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The Dirt on Dirt: Seeking Out Terroir & Value in Burgundy

Spring in Nova Scotia is a favourite time of the year for all of us at Bishop’s Cellar. Temperatures begin to warm, frowns turn into smiles, and new arrivals start to hit our shelves at the shop. Over the past several years we have built an excellent relationship with famed importer Kermit Lynch; travelling to their wine shows, forging relationships with their producers, and continually offering their expansive portfolio of artisanal wine producers to Nova Scotia.  We love the wines they bring to North America for their elegance, balance and purity; wines that truly express an identity and sense of place.  

This past winter I had the incredible opportunity to join members of the Kermit Lynch team on their annual buying trip to France for a 14 day wine experience of a lifetime. Dubbed “wine camp” by our group- a colourful mix of importers, retailers and buyers from across the United States as I was the only Canadian – we travelled every wine region of France (5000 km by van); visiting over 100 wineries and tasting well over 1000 wines. From the Loire to Champagne, Alsace to Burgundy, through Beaujolais and the Rhone, down to Provence, weaving through the Languedoc and finally ending in Bordeaux – the producers of each region all spoke a singular language: “Terroir”.


The excellent online resource, Wine Folly, defines terroir as how a particular region’s climate, soils and aspect (terrain) affect the taste of wine. Some regions are said to have more ‘terroir’ than others.”  To me terroir speaks to all aspects that contribute to a wine’s unique identity and sense of place. Think of the salty/briny characteristics that can be found in Muscadet produced near the Atlantic Ocean, mineral-laden Sauvignon Blancs from Sancerre, eucalyptus scented Cabernets from Margaret River, and on and on. We love to think of wine as the ultimate canvas to tell a story: where it’s from, its journey to the bottle, the countless decisions that were made to produce the resulting wine.

Nowhere can this be found more distinctly than Burgundy, where a wine produced using the same methods, grown just meters apart, can yield such drastically different profiles.  These differences were discovered centuries ago by Monks who worked the land and, through their tireless efforts,  identified the vineyard plots/areas and developed a division and classification that still stands today.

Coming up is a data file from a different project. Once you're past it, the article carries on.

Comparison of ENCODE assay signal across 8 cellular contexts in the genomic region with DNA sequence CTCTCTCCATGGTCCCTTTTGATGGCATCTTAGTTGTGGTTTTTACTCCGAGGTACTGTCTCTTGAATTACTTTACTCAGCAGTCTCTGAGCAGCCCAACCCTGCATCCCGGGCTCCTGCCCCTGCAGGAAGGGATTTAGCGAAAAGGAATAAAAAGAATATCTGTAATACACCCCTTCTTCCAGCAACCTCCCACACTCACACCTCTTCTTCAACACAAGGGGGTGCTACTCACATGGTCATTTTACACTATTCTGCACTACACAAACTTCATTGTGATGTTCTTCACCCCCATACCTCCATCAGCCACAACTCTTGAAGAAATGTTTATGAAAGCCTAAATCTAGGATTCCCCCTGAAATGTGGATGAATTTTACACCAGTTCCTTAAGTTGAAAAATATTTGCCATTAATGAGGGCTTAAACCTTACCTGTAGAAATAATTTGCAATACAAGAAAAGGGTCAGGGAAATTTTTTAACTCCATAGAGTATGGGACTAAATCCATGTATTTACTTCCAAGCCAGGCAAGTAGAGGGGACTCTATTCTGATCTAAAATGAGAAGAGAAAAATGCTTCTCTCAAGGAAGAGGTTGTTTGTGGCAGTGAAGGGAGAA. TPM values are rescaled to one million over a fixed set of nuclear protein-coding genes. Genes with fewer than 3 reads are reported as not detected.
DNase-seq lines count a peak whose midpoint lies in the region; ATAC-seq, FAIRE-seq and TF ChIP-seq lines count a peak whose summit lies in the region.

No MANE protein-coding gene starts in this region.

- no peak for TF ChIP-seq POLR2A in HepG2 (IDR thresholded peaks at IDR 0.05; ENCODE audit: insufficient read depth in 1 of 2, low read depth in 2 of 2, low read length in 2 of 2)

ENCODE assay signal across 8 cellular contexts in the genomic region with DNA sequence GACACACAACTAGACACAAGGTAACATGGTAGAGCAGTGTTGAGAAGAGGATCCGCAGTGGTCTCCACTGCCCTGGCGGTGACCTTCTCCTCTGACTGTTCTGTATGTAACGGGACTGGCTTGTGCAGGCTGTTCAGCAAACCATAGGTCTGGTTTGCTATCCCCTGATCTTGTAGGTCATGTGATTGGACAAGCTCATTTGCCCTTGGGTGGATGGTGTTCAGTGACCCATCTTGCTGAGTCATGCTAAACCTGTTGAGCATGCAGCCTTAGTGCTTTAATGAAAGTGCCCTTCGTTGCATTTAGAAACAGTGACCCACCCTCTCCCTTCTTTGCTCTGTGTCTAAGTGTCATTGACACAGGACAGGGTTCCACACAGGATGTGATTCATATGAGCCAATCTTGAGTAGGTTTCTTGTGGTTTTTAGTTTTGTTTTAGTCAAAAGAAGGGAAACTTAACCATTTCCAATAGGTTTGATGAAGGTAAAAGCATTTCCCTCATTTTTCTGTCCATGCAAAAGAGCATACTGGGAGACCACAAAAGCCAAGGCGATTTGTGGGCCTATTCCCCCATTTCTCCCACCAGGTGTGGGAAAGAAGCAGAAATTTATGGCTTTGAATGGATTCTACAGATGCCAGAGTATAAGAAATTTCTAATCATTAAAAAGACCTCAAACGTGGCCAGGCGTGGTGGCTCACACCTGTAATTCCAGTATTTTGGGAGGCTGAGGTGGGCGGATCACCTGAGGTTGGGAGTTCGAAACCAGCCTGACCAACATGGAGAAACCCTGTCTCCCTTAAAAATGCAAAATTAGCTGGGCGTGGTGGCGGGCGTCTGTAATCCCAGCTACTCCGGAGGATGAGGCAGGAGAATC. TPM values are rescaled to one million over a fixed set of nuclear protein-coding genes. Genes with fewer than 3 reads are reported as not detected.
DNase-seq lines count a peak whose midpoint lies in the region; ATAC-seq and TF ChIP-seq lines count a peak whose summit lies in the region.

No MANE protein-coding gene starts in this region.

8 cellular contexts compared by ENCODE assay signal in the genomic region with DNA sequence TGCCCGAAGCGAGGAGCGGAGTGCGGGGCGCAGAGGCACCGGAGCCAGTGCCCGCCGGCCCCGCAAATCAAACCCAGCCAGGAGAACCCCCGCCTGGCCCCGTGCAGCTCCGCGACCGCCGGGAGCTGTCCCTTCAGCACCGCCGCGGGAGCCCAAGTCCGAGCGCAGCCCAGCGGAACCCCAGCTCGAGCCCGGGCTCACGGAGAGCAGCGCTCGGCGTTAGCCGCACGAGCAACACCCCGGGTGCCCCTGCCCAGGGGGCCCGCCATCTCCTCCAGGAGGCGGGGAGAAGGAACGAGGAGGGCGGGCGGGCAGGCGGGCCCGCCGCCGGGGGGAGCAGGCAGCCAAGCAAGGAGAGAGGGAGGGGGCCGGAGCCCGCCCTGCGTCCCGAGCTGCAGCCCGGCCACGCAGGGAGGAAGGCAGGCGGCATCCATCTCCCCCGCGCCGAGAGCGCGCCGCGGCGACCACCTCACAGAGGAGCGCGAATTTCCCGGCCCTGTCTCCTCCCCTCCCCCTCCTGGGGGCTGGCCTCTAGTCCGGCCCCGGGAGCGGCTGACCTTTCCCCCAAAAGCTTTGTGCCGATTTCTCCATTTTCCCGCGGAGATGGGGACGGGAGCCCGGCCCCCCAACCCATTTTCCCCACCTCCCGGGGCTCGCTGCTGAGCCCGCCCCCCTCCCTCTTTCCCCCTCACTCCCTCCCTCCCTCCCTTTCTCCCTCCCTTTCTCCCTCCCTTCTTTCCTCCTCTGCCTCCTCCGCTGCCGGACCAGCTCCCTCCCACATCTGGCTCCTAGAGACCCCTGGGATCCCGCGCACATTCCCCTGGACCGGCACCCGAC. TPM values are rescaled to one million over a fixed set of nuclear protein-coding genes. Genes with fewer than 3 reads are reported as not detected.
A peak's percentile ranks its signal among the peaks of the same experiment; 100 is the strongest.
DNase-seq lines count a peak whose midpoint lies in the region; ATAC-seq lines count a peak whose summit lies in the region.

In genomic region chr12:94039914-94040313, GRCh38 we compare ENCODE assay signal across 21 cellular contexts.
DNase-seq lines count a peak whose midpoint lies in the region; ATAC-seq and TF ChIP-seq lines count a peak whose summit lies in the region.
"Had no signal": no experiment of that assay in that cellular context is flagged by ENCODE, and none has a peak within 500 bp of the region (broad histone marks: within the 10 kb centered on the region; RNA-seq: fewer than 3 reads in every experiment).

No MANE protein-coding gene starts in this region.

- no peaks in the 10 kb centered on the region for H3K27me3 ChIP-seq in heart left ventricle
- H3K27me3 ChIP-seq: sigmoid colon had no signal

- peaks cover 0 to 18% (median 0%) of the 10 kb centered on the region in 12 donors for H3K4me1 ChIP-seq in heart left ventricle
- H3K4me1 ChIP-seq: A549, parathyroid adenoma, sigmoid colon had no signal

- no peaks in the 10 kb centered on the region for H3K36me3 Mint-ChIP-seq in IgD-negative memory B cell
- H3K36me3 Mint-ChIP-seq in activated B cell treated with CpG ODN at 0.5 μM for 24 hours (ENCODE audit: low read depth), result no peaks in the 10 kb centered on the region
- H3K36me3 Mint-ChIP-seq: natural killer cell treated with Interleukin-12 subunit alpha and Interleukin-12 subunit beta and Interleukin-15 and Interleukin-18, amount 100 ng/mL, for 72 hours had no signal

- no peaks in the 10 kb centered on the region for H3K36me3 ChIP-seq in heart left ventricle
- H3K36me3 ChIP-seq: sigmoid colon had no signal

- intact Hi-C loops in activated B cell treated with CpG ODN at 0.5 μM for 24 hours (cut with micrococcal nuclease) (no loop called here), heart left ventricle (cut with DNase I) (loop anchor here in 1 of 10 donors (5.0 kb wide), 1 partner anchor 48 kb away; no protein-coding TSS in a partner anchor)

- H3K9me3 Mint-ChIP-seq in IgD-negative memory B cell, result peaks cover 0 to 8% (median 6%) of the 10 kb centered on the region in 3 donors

Finding Value on the Boundaries

Burgundy’s most challenging are the high prices that these sought-after wines demand. A string of weather challenges over the past few years have left producers with limited supply, booming demand from around the globe, and a restricted area of vineyard production – meaning prices continue to rise for wines from Burgundy. As a result, our purchasing team at Bishop’s Cellar has shifted our attention to the boundaries, or the edges, of many of the great vineyard sites. Think of it as buying a property that borders a beautiful development. You have all of the great views and you can tell your friends that you are next door to “Montrachet Heights” – but you only have to pay half price for your little slice of heaven.  To me, this is the key to exceptional value Burgundy: sourcing wines from a quality producer in a lesser known appellations/villages that borders famous vineyards.

The wines from Domaine Larue in St Aubin are the perfect example of this phenomenon. After finishing up a 9 am tasting in Chassagne Montrachet with Bruno Colin, our travelling caravan of wine merchants hopped into our vans and weaved our way through Chassagne Montrachet vineyards for a few brief moments until we arrived in the neighbouring town of St Aubin at Domaine Larue. A new addition to the Kermit Lynch portfolio, it didn’t take long to see the exceptional quality and value in the bottle as we tasted through the wines for the first time. Many of Domaine Larue’s vineyards border the famous Chassagne Montrachet vineyards that fetch exorbitant prices. These favourable vineyard sites combined with precise winemaking and a deft touch in the cellar, results in gorgeous, mineral laden Chardonnay & silky, structured Pinot Noir.

After a few quick swirls in the glass and the first mouthful of Chardonnay, the room lit up with excitement and energy. Picture a live auction with wine buyers using their hands as auction paddles & bellowing out orders as soon as the wine hit their lips. In just a few minutes every bottle of wine available had been purchased! Bishop’s Cellar was lucky enough to secure a few cases of several different wines from Domaine Larue that will arrive later this summer so be sure to keep your eye out for these exceptional wines at incredible value.

More to come

Stay tuned, as this will be the first of many posts that dig deeper into the dirt behind the wines of Kermit Lynch.


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